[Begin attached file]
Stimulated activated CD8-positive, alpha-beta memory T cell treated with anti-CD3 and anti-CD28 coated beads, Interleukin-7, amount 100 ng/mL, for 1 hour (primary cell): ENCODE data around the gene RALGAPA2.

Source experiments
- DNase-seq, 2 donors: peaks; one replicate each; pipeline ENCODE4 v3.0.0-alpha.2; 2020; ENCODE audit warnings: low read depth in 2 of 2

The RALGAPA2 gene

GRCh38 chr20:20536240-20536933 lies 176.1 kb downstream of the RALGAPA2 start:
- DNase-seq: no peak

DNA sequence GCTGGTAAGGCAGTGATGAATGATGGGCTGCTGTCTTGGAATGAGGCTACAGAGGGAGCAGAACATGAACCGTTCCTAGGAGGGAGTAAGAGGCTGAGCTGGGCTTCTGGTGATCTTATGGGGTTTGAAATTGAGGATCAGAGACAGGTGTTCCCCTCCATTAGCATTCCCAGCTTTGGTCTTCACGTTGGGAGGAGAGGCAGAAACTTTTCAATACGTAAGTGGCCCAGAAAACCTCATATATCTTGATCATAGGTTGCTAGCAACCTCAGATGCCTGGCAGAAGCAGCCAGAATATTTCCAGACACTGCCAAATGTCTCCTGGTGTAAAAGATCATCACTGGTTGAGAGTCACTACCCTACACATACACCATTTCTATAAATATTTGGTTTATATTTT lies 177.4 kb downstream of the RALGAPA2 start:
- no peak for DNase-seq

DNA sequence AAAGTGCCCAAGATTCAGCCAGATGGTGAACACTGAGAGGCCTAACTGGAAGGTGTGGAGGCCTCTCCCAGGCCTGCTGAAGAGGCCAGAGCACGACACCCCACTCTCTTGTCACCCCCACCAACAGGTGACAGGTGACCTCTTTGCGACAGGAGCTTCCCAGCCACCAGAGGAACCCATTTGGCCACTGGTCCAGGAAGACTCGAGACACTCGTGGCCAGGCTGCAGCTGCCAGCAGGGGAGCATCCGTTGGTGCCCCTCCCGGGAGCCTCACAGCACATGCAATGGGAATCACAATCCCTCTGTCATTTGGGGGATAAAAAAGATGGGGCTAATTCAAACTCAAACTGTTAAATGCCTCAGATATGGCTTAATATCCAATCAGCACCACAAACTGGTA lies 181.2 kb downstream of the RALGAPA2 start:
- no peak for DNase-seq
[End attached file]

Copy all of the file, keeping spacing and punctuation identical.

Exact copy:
Stimulated activated CD8-positive, alpha-beta memory T cell treated with anti-CD3 and anti-CD28 coated beads, Interleukin-7, amount 100 ng/mL, for 1 hour (primary cell): ENCODE data around the gene RALGAPA2.

Source experiments
- DNase-seq, 2 donors: peaks; one replicate each; pipeline ENCODE4 v3.0.0-alpha.2; 2020; ENCODE audit warnings: low read depth in 2 of 2

The RALGAPA2 gene

GRCh38 chr20:20536240-20536933 lies 176.1 kb downstream of the RALGAPA2 start:
- DNase-seq: no peak

DNA sequence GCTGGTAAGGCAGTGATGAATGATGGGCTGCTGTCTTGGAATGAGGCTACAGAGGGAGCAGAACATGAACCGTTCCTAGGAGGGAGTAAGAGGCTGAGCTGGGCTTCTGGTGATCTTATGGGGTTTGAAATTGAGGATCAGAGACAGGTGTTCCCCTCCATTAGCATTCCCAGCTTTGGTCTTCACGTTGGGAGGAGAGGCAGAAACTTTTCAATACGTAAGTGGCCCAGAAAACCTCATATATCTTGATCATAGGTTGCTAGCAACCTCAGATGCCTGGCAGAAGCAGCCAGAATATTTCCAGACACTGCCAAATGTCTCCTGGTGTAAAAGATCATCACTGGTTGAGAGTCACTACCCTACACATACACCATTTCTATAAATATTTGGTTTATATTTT lies 177.4 kb downstream of the RALGAPA2 start:
- no peak for DNase-seq

DNA sequence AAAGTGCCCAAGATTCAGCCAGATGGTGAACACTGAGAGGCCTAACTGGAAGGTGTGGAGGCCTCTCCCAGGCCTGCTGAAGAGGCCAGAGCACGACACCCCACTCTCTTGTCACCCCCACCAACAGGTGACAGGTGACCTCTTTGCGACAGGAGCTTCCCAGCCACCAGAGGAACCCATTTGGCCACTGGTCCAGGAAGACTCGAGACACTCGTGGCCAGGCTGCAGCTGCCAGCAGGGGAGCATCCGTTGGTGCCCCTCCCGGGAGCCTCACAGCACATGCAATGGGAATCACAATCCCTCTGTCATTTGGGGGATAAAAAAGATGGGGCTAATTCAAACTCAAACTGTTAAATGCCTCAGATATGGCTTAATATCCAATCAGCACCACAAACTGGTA lies 181.2 kb downstream of the RALGAPA2 start:
- no peak for DNase-seq